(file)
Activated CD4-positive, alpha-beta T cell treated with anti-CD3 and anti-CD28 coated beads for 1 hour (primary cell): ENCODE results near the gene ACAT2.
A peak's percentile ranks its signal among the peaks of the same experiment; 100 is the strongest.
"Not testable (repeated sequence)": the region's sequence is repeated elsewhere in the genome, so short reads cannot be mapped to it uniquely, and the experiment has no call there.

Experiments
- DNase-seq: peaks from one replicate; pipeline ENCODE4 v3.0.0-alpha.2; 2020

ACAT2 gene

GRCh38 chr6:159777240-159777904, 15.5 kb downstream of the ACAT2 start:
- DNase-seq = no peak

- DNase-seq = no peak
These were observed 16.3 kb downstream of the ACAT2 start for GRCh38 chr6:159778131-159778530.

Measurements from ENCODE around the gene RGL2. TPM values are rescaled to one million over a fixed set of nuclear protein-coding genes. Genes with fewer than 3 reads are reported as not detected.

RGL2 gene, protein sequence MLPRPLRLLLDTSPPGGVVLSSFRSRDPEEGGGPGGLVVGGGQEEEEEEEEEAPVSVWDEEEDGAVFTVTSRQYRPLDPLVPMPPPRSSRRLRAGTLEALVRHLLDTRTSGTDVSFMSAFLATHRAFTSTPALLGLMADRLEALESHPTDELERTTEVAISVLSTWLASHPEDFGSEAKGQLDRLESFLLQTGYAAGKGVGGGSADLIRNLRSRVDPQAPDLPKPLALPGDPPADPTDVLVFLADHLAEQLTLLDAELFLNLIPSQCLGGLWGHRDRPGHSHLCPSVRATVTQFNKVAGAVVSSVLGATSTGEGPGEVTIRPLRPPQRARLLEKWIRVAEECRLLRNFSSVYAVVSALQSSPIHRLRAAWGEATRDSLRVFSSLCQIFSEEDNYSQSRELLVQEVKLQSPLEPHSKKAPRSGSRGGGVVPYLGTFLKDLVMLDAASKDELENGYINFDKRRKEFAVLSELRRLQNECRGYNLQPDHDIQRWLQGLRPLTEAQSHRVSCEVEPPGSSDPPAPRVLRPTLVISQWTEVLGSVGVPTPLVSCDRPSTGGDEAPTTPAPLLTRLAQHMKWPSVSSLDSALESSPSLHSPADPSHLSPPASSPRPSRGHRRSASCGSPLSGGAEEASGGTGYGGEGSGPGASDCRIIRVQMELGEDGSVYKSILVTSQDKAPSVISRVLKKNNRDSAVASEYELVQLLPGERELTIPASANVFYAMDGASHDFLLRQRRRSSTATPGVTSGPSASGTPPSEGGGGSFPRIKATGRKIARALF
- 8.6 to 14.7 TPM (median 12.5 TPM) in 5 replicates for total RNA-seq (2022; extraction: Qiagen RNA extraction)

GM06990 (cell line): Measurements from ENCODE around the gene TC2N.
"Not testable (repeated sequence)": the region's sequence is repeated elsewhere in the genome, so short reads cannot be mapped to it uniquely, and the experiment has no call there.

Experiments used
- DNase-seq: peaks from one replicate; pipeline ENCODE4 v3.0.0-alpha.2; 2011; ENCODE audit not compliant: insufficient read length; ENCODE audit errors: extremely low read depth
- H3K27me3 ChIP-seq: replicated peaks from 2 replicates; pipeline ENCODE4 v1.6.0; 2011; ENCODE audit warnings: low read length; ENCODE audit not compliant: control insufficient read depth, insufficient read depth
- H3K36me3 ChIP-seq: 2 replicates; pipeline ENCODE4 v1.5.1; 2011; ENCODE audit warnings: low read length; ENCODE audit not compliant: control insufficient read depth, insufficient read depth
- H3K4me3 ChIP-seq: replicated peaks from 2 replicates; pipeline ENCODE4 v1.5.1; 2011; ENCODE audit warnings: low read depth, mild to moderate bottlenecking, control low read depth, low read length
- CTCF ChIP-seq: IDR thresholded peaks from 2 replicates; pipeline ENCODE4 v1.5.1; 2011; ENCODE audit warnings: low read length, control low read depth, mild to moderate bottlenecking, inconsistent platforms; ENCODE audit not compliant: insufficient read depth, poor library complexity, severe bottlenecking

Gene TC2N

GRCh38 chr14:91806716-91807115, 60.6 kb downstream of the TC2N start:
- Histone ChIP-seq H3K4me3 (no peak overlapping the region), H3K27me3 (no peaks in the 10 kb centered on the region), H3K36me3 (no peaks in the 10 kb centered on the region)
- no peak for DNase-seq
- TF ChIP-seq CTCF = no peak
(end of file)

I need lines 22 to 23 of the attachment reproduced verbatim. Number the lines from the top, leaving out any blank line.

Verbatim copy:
Gene TC2N

GRCh38 chr14:91806716-91807115, 60.6 kb downstream of the TC2N start: